Rising coffee prices jolt Ann Arbor area roasters, cafe owners
Janet Miller | For AnnArbor.com
The rising cost of coffee is giving Ann Arbor roasters and cafÃ© owners a caffeine headache. With the price of green beans hitting a 13-year high, local roasters and coffee shop owners are feeling the jolt, forcing some to pass along at least part of the increase to customers.
John Roos, owner of Ann Arbor’s Roos Roast Coffee, said he first noticed the price of green beans start to climb last March, and then it spiked in June.
“And it’s been climbing ever since,” he said, cutting into profit margins. The cost to buy green beans has doubled over the year, he said.
Still, Roos has resisted raising his prices and even switched over to offering all fair trade organic.
“Prices were rising anyway so I figured if I was going to pay more, I might as well pay to get fair trade organic,” he said.
While prices began to spike in the spring, Marcus Goller, founder and president of Ann Arbor-based Espresso Royale got his first glimpse of things to come a year ago when he went to buy green beans from Colombia.
“For 20 years, the price of Colombian has been stable,” he said. “But when we went to buy a truckload last December, the guy said there wasn’t any. The supply had dried up.”
Rain in Colombia and the surrounding region was down and the crop yield was 30 percent of normal, Goller said. For the first half of 2010, it was difficult to buy any beans from Colombia, and substitutes had to be found for the blends, Goller said.
Colombian beans have re-entered the market, but at a price.
“We used to pay $1.65 a pound for green (Colombian) beans. Now it’s $2.75, if we can get it,” Goller said.
Coffee had been fairly stable market, Goller said, but he’s seen overall price increases topping 50 percent this year. And he said he doesn’t anticipate prices will come down any time soon.
“I wish we could be more like a gas station and set the prices higher when the cost of coffee goes up and bring them down when the price drops. That would be cool. But I don’t think our customers would like that,” he said.
In response, Espresso Royale in May put through what amounted to a 2 percent average price increase, Goller said. No further increases are planned.
“You have to be very careful,” he said. “The profit margin is real slim. A Starbucks or a Peet’s manage a 5 percent net profit. We hover between a negative 2 percent and plus 4 percent.”
The company, which opened five new stores this year and saw a 3 percent increase in sales, has also cut costs such as switching to a more affordable health insurance plan.
Espresso Royale roasts its own coffee in facilities north of Ann Arbor and has 28 stores, mostly in college towns around the country.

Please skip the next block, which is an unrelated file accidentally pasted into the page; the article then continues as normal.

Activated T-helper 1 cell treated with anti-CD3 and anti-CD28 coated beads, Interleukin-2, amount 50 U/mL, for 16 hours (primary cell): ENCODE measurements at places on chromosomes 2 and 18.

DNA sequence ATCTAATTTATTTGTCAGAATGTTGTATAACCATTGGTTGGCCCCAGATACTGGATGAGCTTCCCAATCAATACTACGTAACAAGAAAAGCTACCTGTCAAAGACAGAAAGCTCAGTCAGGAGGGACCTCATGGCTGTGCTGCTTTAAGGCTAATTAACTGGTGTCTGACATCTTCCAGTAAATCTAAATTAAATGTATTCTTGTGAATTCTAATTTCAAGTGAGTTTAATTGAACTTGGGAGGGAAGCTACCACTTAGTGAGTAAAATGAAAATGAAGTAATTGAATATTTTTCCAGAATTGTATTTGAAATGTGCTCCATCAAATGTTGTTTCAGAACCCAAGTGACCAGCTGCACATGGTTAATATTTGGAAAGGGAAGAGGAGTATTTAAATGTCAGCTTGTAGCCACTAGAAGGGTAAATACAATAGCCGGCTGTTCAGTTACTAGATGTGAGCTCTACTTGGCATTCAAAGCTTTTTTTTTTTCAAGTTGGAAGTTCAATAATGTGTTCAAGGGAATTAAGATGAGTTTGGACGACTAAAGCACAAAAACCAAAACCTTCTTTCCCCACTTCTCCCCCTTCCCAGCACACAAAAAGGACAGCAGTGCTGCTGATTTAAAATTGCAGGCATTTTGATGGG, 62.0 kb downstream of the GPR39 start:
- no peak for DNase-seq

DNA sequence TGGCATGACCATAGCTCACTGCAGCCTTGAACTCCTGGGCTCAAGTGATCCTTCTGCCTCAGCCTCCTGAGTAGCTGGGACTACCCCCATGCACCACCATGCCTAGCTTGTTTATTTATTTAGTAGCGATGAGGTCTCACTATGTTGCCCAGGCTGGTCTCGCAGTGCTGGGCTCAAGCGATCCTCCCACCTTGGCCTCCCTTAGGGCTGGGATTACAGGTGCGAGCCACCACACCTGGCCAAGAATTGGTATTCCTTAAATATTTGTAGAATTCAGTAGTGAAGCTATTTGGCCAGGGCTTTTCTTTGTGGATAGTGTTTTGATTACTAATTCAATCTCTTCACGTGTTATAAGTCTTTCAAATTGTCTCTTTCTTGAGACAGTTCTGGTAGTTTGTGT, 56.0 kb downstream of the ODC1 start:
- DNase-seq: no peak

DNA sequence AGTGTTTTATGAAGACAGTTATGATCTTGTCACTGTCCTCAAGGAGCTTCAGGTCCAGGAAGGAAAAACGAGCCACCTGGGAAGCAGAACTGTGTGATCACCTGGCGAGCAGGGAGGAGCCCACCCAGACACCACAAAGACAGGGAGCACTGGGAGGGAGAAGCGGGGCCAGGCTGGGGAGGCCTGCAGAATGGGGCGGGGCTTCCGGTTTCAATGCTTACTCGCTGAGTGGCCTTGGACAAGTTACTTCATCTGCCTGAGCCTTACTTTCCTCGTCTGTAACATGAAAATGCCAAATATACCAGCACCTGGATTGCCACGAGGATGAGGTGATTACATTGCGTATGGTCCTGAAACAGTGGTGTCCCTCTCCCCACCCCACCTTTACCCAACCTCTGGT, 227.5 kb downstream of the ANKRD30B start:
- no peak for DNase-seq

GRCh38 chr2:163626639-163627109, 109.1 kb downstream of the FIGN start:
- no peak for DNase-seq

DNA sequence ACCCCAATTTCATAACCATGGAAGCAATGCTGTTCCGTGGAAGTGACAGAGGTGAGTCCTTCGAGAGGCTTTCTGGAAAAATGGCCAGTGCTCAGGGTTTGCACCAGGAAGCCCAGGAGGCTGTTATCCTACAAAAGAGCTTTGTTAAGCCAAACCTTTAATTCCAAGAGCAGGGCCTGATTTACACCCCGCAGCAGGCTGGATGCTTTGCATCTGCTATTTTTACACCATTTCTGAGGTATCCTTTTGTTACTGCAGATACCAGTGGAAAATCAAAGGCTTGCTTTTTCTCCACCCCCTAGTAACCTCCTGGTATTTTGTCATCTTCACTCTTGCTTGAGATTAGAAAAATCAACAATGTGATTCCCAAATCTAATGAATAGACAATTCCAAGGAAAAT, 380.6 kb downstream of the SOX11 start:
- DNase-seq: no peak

Roasters and cafÃ© owners are stream lining as a way to offset rising prices. Mighty Good Coffee, with a roasting operation and cafÃ© in downtown Ann Arbor, has changed its suburban Detroit delivery system, opting for twice-week truck deliveries over the mail system, said owner David Myers.
Much of Mighty Goods’ beans are purchased directly from coffee estates or mills, Myers said, rather than through the commodity market, which has registered 40 and 50 percent increases. Because there’s no middleman, the price increases for Myers’ beans have been tempered, but are still significant, he said. He’s seen 20 to 40 percent hikes in his raw coffee bean costs this year.
Weather in Colombia, Costa Rica and Guatemala isn’t the only factor in rising coffee prices. There’s been a shift in the market. Coffee consumption is on the rise in developing nations such as China and India, increasing worldwide demand.
Major brands like Folgers and Maxwell House have jacked up prices while Starbucks has said it will charge more for certain coffee drinks. Myers said his supplier in San Francisco said Bay Area cafes have increased the cost of a pound of coffee beans an average $1 a pound. California-based Peet’s Coffee earlier this fall increased prices on many of their drinks 10 cents and on select bags of their whole beans.
While the retail price of bags of their whole beans fluctuate with the type of bean used, there is a ceiling, Myers said. His whole beans sell for $10 to $13 a bag.
“We’re already specialty grade. You have to remember that grocery stores sell coffee for $6.99 or $7.99 a pound," he said.
"If we added the 30 percent increase in our wholesale cost of coffee to our price, people would say we were nuts.”
Janet Miller is a freelance writer and a frequent contributor to AnnArbor.com.